MV EDGE supports downtown Utica hospital

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A leading regional economic development organization is supporting the selection of downtown Utica for the home for a new hospital.

The Mohawk Valley EDGE Board of Directors has passed a resolution endorsing the location for a new facility so the two acute care hospitals run by the Mohawk Valley Health System can be consolidated into one operation. The St. Elizabeth Medical Center in south Utica and the St. Luke’s campus would be merged into one complex near the Utica Memorial Auditorium.

“Mohawk Valley EDGE fully supports construction of the new, integrated health campus in downtown Utica because it will vastly improve the delivery of health care services to area residents while simultaneously fostering the revitalization of downtown Utica thereby facilitating the region’s overall economic transformation to the 21st century economy,” states the resolution adopted at the end of the board’s quarterly meeting on Tuesday.

The approval came after board members discussed the resolution during a rare executive session.

The state allocated $300 million for the project in 2015, and the formal application from MVHS seeking the funds was approved by the state Health Department earlier this year. The state money represents a substantial down payment for the $480 million, 750,000-square-foot facility.

The EDGE resolution says that one of the reasons for the state agency’s decision to approve the Health Care Facility Transformation grant was MVHS’s “commitment to pursue development of a new, integrated medical campus in downtown Utica — the hub of the largest population center in Oneida County.”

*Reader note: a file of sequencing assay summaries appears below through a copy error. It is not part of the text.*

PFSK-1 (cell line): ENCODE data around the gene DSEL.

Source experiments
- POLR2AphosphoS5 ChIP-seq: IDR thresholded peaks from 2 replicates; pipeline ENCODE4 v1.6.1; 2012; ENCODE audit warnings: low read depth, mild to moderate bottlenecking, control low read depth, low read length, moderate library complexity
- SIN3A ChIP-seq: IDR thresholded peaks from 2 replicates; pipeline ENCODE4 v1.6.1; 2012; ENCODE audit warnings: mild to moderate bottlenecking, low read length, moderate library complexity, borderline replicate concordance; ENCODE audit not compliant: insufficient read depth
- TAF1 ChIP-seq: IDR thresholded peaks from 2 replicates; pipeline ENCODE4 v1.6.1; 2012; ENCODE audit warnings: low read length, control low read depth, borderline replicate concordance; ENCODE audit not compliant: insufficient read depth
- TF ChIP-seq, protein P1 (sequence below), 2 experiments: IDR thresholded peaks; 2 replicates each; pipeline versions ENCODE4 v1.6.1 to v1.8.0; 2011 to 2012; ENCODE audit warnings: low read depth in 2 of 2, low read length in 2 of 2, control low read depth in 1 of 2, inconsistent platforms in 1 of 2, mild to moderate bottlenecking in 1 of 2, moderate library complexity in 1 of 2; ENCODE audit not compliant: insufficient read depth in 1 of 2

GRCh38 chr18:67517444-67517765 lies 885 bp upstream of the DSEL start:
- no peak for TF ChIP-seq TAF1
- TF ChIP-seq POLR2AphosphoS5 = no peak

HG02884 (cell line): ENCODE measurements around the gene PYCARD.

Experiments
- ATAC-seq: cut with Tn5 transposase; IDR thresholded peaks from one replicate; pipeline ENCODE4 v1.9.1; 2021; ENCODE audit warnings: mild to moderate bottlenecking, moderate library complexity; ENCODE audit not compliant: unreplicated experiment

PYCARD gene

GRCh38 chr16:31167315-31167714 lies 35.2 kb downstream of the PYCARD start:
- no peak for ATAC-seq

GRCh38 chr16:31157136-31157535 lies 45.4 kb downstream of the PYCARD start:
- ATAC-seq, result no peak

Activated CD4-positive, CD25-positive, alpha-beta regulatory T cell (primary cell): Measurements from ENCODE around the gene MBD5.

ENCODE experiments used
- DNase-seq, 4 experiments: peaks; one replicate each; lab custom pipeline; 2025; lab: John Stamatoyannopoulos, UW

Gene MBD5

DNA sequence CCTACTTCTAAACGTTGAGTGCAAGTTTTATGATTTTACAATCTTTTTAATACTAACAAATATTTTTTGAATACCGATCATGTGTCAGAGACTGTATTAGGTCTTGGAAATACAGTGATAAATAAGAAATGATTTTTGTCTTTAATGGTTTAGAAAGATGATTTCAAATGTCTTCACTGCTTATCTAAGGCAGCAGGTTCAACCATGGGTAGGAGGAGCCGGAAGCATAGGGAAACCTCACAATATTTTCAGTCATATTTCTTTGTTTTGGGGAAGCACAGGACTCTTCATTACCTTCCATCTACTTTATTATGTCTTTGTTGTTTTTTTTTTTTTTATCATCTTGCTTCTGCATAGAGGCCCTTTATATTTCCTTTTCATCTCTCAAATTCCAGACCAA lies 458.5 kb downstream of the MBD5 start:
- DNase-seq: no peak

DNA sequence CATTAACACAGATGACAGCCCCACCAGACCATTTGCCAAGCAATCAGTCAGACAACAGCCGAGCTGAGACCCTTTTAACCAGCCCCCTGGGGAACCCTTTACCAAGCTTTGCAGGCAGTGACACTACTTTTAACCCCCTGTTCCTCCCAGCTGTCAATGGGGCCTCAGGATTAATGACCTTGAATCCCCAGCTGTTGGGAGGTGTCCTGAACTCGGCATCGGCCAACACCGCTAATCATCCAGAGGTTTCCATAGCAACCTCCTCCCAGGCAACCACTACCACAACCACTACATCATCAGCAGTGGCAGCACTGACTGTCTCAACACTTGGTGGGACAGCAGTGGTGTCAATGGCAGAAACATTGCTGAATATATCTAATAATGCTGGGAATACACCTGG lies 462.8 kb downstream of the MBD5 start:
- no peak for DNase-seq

Ever since the project was announced in 2015 and downtown Utica became the preferred location for the new hospital, there has been an undercurrent of opposition to the site, though not necessarily a new modern medical facility. The proposed downtown location includes about 17 acres between Columbia, State and Oriskany streets, and Broadway.

“On behalf of the Mohawk Valley Health System, I’d like to thank the Mohawk Valley EDGE Board of Directors for their endorsement,” said CEO Scott H. Perra. “The support from an organization representing our business community is very meaningful for us. We have a unique opportunity to build a new health care campus for our community that delivers state-of-the-art medical care, and supports positive change and revitalization for downtown Utica and the region.”

Perra is an EDGE board member and recused himself from the vote.

The hospital official told county legislators in May that the new hospital is as much an urban revitalization project, with a substantial economic impact, as it is a health care one. He said housing, commercial, retail and entertainment venues are positioned to benefit from the influx of employees to the downtown location. It is estimated that about 3,500 people will work at the new facility.

MVHS expects to submit an application to the state Health Department for a certificate of need by the end of the year.

“And while the CON [certificate of need] does not include a section on public support for the project, we are appreciative of all who are supportive of the project,” said Perra.

“The CON process is estimated to take 12 to 18 months.”

The planning and design process is underway. Mohawk Valley EDGE has helped with some of the project’s preliminary steps, like obtaining appraisals for properties needed to enable construction.

Officials at MVHS and the architectural firm selected to design the facility anticipate the process will continue throughout the summer with the new campus design beginning to take shape in early fall and through 2018. The new hospital is projected to open in 2022.

MVHS medical staff, nurses, support staff and executives have visited several hospitals to see how new facilities have changed the patient experience. The information and ideas gained during these trips will be used as the design progresses for the Utica hospital. There have been visits to Owensboro, Ky., New Orleans, La., Elmhurst, Ill., and Middletown in downstate.

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